Posing on your album cover with three guys under your bed while you look like you’re recovering from a big ol’ “O” is a sure way to signal you’re over wanting whatever support you had from the Evangelical market that once supported your artistry. At least one Christian pop FM open-minded enough to have played Collective Soul 18 years ago when formerly Leslie now Sam Phillips unleashed Martinis & Bikinis and for the reason encapsulated in the previous sentence. That’s understandable and probably how La Sam preferred the situation pan out as she sought space away from the shadows of the previous career arc that kept dogging her since The Turning, at least. This reissue proves it’s still the largely dark and quizzical work of a woman whose commercial and spiritual crossroads intersected in such a way to birth some of her most compelling, if not most encouraging, songs. What could have ended up a ponderous wail of angst was, thankfully, abetted by her then-husband T Bone Burnett’s framing of his muse/wife’s songs in settings that find the sweet spot between power pop, Americana and psychedelia. Masterful stuff all around from all parties concerned, but M’s & B’s is likely best reserved for the occasional dark night of your soul, of which it’s my hope you don’t have nearly as many as Phillips seems to have.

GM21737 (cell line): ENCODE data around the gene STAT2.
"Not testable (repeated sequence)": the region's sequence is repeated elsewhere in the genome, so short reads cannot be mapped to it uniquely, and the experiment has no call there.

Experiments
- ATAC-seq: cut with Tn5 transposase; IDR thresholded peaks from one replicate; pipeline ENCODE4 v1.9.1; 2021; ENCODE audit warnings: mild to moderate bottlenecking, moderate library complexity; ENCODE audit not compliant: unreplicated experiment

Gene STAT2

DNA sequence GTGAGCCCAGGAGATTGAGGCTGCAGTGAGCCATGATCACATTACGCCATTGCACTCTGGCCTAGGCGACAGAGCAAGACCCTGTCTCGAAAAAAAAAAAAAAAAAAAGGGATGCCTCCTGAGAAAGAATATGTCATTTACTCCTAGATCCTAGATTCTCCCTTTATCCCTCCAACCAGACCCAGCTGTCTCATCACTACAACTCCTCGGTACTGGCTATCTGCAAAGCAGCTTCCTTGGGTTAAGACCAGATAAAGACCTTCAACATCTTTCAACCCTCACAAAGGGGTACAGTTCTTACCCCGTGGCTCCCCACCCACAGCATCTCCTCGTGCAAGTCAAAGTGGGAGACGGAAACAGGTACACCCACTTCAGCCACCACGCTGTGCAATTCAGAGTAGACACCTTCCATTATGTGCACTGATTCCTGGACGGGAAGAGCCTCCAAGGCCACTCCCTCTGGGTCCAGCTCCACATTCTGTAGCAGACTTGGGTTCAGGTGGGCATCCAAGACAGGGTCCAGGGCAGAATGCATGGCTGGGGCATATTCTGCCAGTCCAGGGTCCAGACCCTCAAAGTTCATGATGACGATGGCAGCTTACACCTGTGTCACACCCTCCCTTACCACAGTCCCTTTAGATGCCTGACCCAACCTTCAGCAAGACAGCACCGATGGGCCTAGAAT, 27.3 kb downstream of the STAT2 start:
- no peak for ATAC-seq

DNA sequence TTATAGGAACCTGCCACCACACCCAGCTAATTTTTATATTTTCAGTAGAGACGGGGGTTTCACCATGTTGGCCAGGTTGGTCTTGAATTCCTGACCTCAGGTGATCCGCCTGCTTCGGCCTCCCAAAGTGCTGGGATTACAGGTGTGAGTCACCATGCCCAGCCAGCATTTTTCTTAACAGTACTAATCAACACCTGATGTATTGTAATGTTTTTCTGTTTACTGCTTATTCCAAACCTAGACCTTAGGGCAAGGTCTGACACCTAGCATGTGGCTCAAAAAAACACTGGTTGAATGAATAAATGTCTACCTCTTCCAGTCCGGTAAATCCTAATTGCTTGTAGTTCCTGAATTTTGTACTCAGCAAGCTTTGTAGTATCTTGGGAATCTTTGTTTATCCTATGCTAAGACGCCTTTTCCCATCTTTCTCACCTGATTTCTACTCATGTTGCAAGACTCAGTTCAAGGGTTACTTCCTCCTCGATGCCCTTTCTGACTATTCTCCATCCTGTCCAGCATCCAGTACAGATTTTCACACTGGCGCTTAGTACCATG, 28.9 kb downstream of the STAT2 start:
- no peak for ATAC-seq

On Tigerwine's latest, 'Nothing is for You,' vocalist and lyricist Trobee departs from the band's last effort as a concept record to write about an array subjects. Notably, Trobee tackles his evolution from rigid belief system to an acceptance and understanding of other ideas: "Through touring and becoming close with those very people I was taught to be afraid of, I realized how untrue it all is."Full Feature More from Tigerwine
Planned for the summer, 'Big Vibe' was moved to the Fall as COVID swept the nation. It turns out, the vibes were exactly the breath of fresh air we needed. HM contributing writer Danielle Martin talks with Seaway vocalist Ryan Locke about the band's new era, how they formed their sound for 2020, and why Harry Styles belongs in their lives.Full Feature More from Seaway
Almost 27 years after the band's first studio album, P.O.D.'s message is arguably more important than ever. "I believe (our message) is even more relevant now than it was then. If you really listen to 'Youth of the Nation,' we still have these tragedies going on. There’s a lot of searching still going on out there."Full Feature More from P.O.D.
One of the most difficult things for the human spirit to embrace when feeling broken is vulnerability with those we trust and sometimes even with ourselves. Glass Houses vocalist and lyricist Josh Haider is working to change that.Full Feature More from Glass Houses